Sometimes I find myself thinking, what if we did not have the unique number “pi”? Probably, everything would change. Our beautiful mathematics turn strange; maybe even the earth would go awry and wouldn’t orbit the sun. If the world is still not so bad, it is because of that notorious constant number pi.
By the way, I assumed we all know what pi is since middle school. Our teacher showed us that “pi” (π) is an irrational number, which is the ratio of a circle’s circumference (2πr) to its diameter (2r). In other words, when you measure a circular object like a coin or a cup, it will always turn out that your circle is a little more than three times its width around. That is literally true for all circles of any size.
Pi s a fascinating never-ending number and more famous and influential than other never-ending numbers “e” and “square root of two.” It is because pi can show up in the strangest of places. We can see pi in the meandering path of rivers. Hans-Henrik Stølum proved that the average sinuosity of rivers around the world is pi.
In other words, when you divide a rivers’ actual length by its’ straight route from its source to mouth, you get a number that is very close to pi. Pi also tells us which colors should appear in a rainbow. But these are not the only exciting ways to find pi in nature.
When children had no internet, they liked to play tossing a coin on the floor and seeing the coin cross a line or not. After a while, a guy, a French philosopher Georges-Louis Leclerc, was good at math to determine whether the coin would cross a line. He just wanted to generalize that game. Remarkable idea!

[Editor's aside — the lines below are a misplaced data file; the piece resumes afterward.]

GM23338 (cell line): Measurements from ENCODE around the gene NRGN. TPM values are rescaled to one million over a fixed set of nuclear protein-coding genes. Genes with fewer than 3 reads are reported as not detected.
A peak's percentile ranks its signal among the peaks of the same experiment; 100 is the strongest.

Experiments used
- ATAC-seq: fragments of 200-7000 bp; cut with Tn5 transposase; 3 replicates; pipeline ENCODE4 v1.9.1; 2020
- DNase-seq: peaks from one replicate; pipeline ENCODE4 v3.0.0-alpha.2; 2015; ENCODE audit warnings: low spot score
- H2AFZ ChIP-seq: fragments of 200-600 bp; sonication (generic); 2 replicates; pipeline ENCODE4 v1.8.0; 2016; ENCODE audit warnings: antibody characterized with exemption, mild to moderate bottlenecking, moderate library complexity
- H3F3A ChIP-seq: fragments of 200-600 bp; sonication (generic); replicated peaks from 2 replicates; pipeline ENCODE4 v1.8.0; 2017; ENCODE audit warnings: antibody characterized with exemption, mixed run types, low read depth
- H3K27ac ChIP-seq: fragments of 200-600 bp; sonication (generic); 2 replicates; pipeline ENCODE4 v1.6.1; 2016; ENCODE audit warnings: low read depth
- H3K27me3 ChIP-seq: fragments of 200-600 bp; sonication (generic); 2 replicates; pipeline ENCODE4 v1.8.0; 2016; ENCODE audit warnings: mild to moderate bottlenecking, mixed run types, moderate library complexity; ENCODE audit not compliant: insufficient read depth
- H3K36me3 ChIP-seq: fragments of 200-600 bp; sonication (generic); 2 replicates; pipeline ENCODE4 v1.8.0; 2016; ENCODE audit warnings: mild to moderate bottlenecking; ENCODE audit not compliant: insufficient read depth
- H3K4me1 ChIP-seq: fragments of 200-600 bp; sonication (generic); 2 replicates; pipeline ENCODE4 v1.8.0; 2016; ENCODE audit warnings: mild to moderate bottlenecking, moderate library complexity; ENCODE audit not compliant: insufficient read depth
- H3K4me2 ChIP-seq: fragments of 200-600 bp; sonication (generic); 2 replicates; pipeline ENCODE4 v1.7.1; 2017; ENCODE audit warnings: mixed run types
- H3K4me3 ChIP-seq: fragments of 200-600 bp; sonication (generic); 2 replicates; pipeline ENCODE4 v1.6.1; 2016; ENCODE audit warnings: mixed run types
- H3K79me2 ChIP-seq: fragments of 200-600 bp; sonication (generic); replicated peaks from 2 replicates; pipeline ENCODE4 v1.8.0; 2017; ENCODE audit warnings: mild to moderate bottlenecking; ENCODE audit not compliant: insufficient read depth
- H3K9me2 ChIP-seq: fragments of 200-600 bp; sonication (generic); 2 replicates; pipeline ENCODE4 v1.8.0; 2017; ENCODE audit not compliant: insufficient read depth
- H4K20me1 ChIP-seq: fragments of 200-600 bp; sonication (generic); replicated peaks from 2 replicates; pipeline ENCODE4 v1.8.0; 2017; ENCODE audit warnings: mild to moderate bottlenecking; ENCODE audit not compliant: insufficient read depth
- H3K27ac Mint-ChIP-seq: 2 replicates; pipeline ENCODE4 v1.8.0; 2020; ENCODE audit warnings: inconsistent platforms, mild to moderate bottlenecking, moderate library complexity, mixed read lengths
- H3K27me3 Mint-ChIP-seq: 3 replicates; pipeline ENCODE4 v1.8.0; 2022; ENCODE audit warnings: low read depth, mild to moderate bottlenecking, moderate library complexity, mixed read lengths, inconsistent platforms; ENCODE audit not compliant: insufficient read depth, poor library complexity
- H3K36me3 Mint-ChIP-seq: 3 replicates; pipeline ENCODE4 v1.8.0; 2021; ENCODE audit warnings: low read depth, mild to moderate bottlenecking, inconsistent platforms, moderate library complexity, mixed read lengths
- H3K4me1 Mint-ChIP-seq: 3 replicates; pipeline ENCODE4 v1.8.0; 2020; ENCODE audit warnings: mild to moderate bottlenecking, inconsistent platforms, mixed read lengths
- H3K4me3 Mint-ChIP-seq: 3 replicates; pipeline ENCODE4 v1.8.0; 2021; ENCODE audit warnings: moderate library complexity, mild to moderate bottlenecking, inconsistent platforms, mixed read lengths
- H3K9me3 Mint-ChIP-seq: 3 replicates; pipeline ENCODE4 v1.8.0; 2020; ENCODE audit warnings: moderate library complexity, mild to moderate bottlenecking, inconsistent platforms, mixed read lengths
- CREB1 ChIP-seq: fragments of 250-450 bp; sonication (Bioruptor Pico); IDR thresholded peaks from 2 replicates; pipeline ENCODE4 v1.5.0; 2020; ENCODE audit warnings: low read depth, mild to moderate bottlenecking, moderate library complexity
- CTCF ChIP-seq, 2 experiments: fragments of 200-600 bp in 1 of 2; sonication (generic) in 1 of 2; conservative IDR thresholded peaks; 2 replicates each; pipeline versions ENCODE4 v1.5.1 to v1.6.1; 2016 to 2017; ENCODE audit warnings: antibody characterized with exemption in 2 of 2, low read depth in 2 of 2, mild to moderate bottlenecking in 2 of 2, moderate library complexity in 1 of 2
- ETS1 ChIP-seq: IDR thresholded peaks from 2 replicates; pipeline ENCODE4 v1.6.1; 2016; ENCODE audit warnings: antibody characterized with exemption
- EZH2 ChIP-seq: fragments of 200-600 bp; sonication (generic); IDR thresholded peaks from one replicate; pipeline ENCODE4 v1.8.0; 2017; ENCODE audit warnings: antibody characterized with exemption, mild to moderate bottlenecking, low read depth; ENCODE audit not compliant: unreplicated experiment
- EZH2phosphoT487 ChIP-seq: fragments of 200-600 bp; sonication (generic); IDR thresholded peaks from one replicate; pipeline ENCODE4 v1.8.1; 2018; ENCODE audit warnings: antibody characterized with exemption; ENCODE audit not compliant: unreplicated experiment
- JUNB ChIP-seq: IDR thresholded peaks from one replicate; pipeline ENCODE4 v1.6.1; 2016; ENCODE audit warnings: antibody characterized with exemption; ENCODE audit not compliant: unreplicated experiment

First, he started dropping a needle on a lined sheet of paper and determining the probability of the needle crossing one of the lines on the paper. Then he tried his experiment with many needles many times. And he did it. He got a remarkable result. The probability was directly related to the never-ending number pi value because two times the number of needles he dropped divided by the number of needles crossing a line was almost equal to pi all the time. So he made a formula:
P: the probability | n: the number of needles | c: the number of needles crossing a line. Then; P = 2n/c
For instance, get some toothpicks and then draw some lines on cardboard. But the gaps between lines should be equal, and the width between the gaps should be equal to the length of a toothpick. When you are ready, you can throw your toothpicks on the cardboard randomly. Sometimes when you drop the toothpick, it will cut a line, and sometimes it falls between lines.
Assume that you throw 100 toothpicks. When you count the number of toothpicks that cross the lines, you will probably see that 60–65 needles will cross the lines. If you apply the formula and do the calculation, you get (100 x 2)/63 = 3.17 or about 64%. I know it is not perfect because of the number of toothpicks. With more toothpicks, you can get better accuracy.
An Italian mathematician Mario Lazzarini threw needles almost 4000 times to perform this experiment 117 years ago. And he got pi with perfect accuracy. He got the first six decimal places of pi.
Even though there are no circles, it is still a beautiful approximation of pi. I know it seems awkward, and this geometrical probability blows your mind, but it is entirely true. It’s stunningly accurate.
If you don’t believe me, you can throw thousands of toothpicks and test the experiment yourself, or you can check the A Monte Carlo simulation below to see. The gif shows the pi estimation with a different number of toothpicks.
Today, we call this experiment “Buffon’s Needle problem” to honor that French philosopher Georges-Louis Leclerc. And math people use integral geometry to explain this relation. You can find the proof below.